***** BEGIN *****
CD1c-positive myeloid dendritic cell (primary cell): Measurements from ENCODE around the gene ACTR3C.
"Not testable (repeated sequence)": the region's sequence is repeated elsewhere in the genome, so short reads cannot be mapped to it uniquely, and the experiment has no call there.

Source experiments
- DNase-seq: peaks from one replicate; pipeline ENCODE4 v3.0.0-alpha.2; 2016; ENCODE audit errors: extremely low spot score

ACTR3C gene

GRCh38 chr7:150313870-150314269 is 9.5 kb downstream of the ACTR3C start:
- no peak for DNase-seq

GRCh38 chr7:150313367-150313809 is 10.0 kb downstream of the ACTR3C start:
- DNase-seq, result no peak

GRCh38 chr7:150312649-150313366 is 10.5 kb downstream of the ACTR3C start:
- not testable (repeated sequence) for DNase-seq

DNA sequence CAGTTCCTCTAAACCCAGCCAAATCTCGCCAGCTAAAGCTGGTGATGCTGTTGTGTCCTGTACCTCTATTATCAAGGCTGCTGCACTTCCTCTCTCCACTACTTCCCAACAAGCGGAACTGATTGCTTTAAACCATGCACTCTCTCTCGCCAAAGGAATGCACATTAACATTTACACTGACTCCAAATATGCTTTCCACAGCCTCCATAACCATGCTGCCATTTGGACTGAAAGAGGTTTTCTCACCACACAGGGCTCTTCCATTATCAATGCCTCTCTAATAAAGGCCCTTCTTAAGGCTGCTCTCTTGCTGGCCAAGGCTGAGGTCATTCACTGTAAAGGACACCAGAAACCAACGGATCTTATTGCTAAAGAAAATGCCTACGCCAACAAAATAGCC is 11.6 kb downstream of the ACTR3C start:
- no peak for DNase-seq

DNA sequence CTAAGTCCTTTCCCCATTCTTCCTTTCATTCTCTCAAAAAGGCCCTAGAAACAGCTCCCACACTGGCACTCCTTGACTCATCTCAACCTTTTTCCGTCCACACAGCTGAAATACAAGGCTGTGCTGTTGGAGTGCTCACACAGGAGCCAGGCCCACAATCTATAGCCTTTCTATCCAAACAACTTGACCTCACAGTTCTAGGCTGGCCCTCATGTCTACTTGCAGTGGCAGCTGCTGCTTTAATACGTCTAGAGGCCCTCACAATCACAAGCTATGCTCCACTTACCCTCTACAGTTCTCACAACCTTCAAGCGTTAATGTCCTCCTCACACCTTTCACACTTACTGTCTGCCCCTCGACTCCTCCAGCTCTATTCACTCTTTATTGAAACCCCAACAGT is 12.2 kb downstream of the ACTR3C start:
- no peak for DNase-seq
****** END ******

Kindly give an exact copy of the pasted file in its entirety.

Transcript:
CD1c-positive myeloid dendritic cell (primary cell): Measurements from ENCODE around the gene ACTR3C.
"Not testable (repeated sequence)": the region's sequence is repeated elsewhere in the genome, so short reads cannot be mapped to it uniquely, and the experiment has no call there.

Source experiments
- DNase-seq: peaks from one replicate; pipeline ENCODE4 v3.0.0-alpha.2; 2016; ENCODE audit errors: extremely low spot score

ACTR3C gene

GRCh38 chr7:150313870-150314269 is 9.5 kb downstream of the ACTR3C start:
- no peak for DNase-seq

GRCh38 chr7:150313367-150313809 is 10.0 kb downstream of the ACTR3C start:
- DNase-seq, result no peak

GRCh38 chr7:150312649-150313366 is 10.5 kb downstream of the ACTR3C start:
- not testable (repeated sequence) for DNase-seq

DNA sequence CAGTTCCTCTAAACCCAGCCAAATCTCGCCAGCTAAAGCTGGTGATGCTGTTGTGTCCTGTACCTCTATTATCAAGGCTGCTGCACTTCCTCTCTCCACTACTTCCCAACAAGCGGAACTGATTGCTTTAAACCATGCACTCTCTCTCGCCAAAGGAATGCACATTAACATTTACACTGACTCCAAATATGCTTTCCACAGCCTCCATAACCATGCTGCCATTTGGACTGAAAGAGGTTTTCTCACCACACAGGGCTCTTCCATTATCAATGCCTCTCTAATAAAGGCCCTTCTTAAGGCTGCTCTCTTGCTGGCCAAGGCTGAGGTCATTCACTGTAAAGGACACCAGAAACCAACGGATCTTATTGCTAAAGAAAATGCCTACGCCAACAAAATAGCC is 11.6 kb downstream of the ACTR3C start:
- no peak for DNase-seq

DNA sequence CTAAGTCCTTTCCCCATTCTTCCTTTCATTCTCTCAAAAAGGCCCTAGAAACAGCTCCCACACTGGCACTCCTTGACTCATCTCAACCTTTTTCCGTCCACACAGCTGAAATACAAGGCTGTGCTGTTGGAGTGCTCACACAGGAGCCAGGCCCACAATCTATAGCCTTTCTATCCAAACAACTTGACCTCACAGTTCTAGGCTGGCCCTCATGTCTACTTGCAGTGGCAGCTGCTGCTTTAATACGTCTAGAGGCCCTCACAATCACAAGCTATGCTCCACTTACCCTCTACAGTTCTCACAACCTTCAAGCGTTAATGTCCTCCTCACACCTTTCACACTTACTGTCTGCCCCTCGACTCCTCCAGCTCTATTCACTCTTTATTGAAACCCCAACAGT is 12.2 kb downstream of the ACTR3C start:
- no peak for DNase-seq